Sean Sullivan - Starting Seeds with Intention May 12

I’ve been so busy preparing for the coming season I totally forgot to send this message. Thank you for your patience. So as we discussed I wanted to have a class for people starting their gardens. Home gardeners are the ideal candidates for this but any people looking to help themselves of any type of chronic degenerative disease are also ideal.

I propose we have a one day class and allow people to plant seeds for a garden. I can supply soil, planters, and seeds; all organic. I figure one tray per person to plant, total of 72 plants. I can bring a variety of plants and allow people to choose as they wish what to plant. There is a specific methodology to how to plant the seeds so that they know who you are aka your DNA, what nutrients you may be lacking or have an overabundance of, how to pass along your intentions for the plants, how to let the microorganisms in the soil know about any toxins in your body, and the cumulative effects to how to grow and harvest your plants so that they grow with the most nutritional density to support your very specific body and health.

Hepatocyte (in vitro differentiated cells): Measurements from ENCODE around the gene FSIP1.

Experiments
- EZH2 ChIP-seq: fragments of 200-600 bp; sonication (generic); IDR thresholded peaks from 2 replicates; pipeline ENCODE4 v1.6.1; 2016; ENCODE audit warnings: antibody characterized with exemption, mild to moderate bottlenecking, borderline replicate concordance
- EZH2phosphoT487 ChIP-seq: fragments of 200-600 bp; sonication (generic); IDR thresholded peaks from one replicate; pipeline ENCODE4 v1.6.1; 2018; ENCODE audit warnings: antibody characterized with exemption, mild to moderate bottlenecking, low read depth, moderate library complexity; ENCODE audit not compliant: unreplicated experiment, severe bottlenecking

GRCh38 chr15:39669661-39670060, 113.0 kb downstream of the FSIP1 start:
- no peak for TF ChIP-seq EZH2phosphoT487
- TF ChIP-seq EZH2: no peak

I will be able to explain all of this in a step by step manner with everyone being able to follow along, plant their seeds, and take them home to put in their garden.

 

 

I love the title. A more specific subtitle I think is, “co-creating health and abundance with your garden”. AS for costs for me I have trays, cells, soil, and seeds covered, about 8$/person; could be higher depending on if they plant a full tray of tomatoes versus a tray of carrots, but I expect people will take home a good mix. I don’t know what your advertising costs are, but I would trust you to name the price so long as your end is covered.

Lets go with 1pm as a start time.